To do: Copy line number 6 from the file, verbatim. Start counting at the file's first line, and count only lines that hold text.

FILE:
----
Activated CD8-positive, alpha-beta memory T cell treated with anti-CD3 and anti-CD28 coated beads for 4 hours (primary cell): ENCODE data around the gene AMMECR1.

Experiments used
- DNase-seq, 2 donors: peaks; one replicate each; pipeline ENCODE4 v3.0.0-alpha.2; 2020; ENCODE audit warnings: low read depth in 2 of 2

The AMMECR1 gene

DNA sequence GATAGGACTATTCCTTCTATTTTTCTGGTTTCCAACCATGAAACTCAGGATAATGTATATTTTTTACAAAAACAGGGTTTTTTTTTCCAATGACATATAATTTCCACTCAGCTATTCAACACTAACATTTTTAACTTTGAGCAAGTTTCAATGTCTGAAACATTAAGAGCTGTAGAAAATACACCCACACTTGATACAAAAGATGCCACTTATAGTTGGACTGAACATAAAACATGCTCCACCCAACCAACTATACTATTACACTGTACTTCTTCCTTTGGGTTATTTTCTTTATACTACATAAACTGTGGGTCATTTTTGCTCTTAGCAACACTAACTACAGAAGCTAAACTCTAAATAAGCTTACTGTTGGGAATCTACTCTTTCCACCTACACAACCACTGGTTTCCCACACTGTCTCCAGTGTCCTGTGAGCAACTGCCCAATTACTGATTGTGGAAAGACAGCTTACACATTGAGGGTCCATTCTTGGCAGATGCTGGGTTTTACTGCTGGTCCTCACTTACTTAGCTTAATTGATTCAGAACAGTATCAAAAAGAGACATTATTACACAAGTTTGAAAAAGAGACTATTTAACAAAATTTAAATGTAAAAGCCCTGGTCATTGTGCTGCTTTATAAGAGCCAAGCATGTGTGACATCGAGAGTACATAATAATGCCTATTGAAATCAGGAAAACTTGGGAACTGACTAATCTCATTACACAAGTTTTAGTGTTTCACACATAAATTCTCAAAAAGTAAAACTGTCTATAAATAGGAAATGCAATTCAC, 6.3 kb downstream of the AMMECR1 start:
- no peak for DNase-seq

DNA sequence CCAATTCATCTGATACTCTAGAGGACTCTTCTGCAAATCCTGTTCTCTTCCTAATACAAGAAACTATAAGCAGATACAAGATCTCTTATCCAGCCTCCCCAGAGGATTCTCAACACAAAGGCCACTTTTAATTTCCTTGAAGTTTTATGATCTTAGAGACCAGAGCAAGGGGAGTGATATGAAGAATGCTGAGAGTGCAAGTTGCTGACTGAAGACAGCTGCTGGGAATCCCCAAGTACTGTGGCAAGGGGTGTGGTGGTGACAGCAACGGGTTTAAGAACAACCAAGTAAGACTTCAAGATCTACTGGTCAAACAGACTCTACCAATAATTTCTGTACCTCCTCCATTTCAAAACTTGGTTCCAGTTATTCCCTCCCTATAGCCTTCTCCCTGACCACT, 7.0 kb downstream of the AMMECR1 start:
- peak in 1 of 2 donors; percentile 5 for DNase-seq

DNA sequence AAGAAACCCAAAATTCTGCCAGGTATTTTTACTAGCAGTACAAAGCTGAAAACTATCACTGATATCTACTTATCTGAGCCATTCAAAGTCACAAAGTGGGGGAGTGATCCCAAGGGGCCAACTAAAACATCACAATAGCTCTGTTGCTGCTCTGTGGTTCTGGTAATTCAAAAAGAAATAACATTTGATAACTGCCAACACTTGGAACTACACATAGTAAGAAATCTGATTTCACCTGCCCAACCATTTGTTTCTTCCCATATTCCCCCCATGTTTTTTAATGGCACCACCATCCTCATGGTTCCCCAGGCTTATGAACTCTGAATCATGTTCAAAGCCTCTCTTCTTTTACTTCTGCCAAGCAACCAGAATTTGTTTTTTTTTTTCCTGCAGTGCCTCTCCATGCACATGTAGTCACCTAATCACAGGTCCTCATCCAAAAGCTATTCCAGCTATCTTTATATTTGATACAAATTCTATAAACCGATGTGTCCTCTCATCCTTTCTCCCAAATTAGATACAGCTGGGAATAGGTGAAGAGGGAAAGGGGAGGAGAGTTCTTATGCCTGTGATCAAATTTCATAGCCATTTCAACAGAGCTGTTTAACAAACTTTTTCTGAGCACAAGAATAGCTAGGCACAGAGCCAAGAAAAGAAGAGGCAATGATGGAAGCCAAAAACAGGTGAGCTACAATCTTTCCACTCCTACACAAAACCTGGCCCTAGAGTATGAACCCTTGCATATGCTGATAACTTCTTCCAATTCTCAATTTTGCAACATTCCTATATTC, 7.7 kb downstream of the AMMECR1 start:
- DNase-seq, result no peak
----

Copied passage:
- no peak for DNase-seq